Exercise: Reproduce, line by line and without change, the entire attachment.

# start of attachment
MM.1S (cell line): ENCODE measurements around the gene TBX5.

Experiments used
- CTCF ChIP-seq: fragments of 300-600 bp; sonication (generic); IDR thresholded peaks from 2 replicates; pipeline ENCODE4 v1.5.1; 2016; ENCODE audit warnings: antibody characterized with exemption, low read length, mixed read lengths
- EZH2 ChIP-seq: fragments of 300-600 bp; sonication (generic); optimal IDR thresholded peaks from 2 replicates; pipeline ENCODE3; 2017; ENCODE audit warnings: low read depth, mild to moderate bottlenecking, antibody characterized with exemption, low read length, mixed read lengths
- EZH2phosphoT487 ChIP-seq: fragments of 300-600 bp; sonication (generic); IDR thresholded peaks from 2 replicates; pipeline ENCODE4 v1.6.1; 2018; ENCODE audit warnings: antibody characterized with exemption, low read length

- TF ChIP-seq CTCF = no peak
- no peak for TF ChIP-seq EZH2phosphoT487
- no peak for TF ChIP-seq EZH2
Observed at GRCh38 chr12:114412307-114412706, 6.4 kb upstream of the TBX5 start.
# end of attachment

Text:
MM.1S (cell line): ENCODE measurements around the gene TBX5.

Experiments used
- CTCF ChIP-seq: fragments of 300-600 bp; sonication (generic); IDR thresholded peaks from 2 replicates; pipeline ENCODE4 v1.5.1; 2016; ENCODE audit warnings: antibody characterized with exemption, low read length, mixed read lengths
- EZH2 ChIP-seq: fragments of 300-600 bp; sonication (generic); optimal IDR thresholded peaks from 2 replicates; pipeline ENCODE3; 2017; ENCODE audit warnings: low read depth, mild to moderate bottlenecking, antibody characterized with exemption, low read length, mixed read lengths
- EZH2phosphoT487 ChIP-seq: fragments of 300-600 bp; sonication (generic); IDR thresholded peaks from 2 replicates; pipeline ENCODE4 v1.6.1; 2018; ENCODE audit warnings: antibody characterized with exemption, low read length

- TF ChIP-seq CTCF = no peak
- no peak for TF ChIP-seq EZH2phosphoT487
- no peak for TF ChIP-seq EZH2
Observed at GRCh38 chr12:114412307-114412706, 6.4 kb upstream of the TBX5 start.